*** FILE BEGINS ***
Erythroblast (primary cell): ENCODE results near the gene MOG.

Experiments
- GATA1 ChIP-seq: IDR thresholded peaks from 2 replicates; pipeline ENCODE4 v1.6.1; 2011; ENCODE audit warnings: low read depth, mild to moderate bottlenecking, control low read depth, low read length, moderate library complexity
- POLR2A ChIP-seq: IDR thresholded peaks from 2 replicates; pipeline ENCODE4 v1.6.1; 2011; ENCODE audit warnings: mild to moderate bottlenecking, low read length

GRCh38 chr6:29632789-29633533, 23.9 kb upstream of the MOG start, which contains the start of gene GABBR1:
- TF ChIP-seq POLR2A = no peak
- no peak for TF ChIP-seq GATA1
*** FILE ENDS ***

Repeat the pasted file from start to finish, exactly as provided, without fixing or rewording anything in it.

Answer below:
Erythroblast (primary cell): ENCODE results near the gene MOG.

Experiments
- GATA1 ChIP-seq: IDR thresholded peaks from 2 replicates; pipeline ENCODE4 v1.6.1; 2011; ENCODE audit warnings: low read depth, mild to moderate bottlenecking, control low read depth, low read length, moderate library complexity
- POLR2A ChIP-seq: IDR thresholded peaks from 2 replicates; pipeline ENCODE4 v1.6.1; 2011; ENCODE audit warnings: mild to moderate bottlenecking, low read length

GRCh38 chr6:29632789-29633533, 23.9 kb upstream of the MOG start, which contains the start of gene GABBR1:
- TF ChIP-seq POLR2A = no peak
- no peak for TF ChIP-seq GATA1